Today’s passages: Psalm 5:10, Psalm 7:15-16, Psalm 9:15, Psalm 10:2
Today’s chocolate: Endangered Species Dark Chocolate with Espresso Beans
Hey, guys. Today I wanted to take a time-out from the main storyline and tackle a sidequest instead. I’ve noticed a recurring theme in the Psalms of the wicked man’s schemes coming back to bite him. David often describes the wicked man as getting caught in his own traps or finding himself the victim of the plans he’d laid for others. You can see the theme in other books of the Bible, such as in Esther when Haman is hanged on the gallows he prepared for Mordecai, or in the book of Proverbs. It makes sense that Solomon, author of much of the book of Proverbs, would echo themes present in the works of his dad, King David.
In the first ten chapters of Psalms, I’ve found the following verses developing this theme:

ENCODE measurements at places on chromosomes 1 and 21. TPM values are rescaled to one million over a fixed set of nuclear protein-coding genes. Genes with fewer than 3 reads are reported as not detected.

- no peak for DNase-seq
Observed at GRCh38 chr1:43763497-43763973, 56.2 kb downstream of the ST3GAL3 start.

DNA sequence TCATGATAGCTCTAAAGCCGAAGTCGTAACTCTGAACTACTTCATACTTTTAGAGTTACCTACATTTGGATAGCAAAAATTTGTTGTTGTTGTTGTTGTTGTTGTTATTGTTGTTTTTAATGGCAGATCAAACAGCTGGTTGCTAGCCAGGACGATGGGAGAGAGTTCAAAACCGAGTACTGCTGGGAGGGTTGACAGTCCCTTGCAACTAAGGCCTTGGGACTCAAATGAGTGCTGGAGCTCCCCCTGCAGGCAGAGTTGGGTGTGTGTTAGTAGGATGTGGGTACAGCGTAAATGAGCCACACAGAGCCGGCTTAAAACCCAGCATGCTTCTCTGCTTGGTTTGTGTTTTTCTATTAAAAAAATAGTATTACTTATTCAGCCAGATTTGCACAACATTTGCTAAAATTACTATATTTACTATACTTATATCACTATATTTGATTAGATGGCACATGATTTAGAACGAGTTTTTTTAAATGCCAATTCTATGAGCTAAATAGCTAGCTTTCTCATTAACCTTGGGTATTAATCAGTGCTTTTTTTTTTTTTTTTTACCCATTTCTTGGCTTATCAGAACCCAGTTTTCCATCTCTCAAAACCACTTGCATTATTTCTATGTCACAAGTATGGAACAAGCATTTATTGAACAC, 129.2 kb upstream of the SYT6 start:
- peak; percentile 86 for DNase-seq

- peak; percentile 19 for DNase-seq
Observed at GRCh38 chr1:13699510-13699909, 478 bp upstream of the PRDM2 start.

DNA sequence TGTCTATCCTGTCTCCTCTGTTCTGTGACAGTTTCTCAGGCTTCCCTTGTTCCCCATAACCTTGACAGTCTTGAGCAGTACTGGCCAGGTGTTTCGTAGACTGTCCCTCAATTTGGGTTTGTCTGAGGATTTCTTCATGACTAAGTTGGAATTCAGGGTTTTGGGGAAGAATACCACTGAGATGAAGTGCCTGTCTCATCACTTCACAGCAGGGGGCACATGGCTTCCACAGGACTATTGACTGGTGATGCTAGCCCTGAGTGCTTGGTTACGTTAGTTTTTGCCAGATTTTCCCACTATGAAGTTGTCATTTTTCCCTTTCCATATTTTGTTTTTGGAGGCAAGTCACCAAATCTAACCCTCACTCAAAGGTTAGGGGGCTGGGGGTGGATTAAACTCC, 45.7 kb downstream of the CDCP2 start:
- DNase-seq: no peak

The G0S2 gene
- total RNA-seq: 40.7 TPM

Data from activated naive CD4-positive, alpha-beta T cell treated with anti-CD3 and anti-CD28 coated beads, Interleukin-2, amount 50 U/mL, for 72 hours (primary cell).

Psalm 5:10: “Hold them guilty, O God; by their own devices let them fall! In the multitude of their transgressions thrust them out, for they are rebellious against You.”
Psalm 7:15-16: “He has dug a pit and hollowed it out, and has fallen into the hole which he made. His mischief will return upon his own head, and his violence will descend upon his own pate.”
Psalm 9:15: “The nations have sunk down in the pit which they have made; in the net which they hid, their own foot has been caught.”
Psalm 10:2: “In pride the wicked hotly pursue the afflicted; let them be caught in the plots which they have devised.”
The evil man has his tools of the trade: pit traps and nets. And, like Wile E. Coyote, he always ends up caught in them instead of his prey, demonstrating the biblical foundation for the Road Runner cartoons. Like the “unwritten rules” of these animated shorts, God has created a universe in which evil is bound to backfire, the harm it intends eventually returning to its perpetrator.
Stay wise, fam, and remember the biblical wisdom of the Road Runner. See you next week.